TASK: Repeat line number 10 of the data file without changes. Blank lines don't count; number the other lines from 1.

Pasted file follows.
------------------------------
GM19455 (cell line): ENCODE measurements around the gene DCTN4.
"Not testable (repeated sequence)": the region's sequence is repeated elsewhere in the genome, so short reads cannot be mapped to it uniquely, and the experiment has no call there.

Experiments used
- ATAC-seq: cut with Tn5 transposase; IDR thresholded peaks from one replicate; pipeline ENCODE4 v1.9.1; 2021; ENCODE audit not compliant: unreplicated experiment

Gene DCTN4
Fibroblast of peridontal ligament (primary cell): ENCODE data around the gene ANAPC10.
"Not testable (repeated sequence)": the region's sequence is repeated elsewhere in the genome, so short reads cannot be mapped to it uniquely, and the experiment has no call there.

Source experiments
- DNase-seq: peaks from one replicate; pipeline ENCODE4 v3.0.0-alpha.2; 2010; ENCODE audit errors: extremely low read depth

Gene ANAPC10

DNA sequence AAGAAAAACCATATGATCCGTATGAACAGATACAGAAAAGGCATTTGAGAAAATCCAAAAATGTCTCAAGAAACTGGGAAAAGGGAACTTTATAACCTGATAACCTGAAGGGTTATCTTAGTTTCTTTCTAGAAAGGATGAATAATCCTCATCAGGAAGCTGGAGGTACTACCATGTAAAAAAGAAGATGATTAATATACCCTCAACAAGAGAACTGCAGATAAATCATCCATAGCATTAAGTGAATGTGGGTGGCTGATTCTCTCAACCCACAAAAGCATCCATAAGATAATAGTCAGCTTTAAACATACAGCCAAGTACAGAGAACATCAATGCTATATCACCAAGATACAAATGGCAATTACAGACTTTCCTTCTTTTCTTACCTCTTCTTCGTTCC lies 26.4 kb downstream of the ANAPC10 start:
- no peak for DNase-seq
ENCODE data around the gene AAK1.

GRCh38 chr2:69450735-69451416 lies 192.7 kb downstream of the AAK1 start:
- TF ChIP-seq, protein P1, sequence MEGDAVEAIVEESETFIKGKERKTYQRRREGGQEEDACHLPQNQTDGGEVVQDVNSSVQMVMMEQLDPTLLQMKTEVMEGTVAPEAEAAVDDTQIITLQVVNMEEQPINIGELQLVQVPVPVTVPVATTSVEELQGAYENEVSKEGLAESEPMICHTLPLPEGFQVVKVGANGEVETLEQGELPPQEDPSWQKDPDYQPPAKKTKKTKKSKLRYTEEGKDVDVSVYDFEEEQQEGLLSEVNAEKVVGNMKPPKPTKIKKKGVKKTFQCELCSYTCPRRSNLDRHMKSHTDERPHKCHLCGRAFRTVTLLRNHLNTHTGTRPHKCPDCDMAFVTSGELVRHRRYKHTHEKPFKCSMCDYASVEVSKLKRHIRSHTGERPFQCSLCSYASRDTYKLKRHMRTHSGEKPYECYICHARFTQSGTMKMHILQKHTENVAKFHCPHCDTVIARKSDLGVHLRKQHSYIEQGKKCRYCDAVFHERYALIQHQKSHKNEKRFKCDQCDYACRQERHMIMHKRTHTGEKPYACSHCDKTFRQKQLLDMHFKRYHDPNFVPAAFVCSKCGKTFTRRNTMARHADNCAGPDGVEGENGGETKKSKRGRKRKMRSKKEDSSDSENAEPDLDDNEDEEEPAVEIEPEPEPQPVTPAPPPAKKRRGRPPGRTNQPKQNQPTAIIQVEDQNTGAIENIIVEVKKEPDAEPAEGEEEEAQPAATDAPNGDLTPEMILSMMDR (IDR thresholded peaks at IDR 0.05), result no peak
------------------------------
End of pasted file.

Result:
Gene ANAPC10